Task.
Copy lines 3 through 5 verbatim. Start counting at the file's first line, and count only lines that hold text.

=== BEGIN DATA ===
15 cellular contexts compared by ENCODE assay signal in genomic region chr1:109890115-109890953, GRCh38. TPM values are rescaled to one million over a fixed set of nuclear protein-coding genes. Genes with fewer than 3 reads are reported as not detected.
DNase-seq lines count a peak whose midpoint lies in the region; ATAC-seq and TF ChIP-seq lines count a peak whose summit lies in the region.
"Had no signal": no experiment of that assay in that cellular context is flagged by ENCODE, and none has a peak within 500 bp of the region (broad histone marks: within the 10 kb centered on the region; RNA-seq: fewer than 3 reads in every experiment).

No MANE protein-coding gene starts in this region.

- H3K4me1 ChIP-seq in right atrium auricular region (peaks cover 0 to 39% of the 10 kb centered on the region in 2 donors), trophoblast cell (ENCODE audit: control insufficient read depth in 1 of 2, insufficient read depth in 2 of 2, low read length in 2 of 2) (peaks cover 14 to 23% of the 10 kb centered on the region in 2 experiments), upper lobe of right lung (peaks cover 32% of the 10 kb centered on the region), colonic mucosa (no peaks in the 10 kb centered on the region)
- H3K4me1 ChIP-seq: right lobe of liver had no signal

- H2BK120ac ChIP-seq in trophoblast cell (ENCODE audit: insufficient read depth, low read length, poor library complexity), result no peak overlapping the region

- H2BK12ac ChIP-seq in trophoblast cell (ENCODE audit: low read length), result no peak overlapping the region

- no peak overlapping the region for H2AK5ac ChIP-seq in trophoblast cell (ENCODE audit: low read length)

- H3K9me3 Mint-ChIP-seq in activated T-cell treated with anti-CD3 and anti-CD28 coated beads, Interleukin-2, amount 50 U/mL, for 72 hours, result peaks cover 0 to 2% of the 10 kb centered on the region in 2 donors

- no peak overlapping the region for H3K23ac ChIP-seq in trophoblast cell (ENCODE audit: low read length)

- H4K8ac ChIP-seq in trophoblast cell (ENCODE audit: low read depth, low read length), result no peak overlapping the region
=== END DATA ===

"Had no signal": no experiment of that assay in that cellular context is flagged by ENCODE, and none has a peak within 500 bp of the region (broad histone marks: within the 10 kb centered on the region; RNA-seq: fewer than 3 reads in every experiment).

No MANE protein-coding gene starts in this region.

- H3K4me1 ChIP-seq in right atrium auricular region (peaks cover 0 to 39% of the 10 kb centered on the region in 2 donors), trophoblast cell (ENCODE audit: control insufficient read depth in 1 of 2, insufficient read depth in 2 of 2, low read length in 2 of 2) (peaks cover 14 to 23% of the 10 kb centered on the region in 2 experiments), upper lobe of right lung (peaks cover 32% of the 10 kb centered on the region), colonic mucosa (no peaks in the 10 kb centered on the region)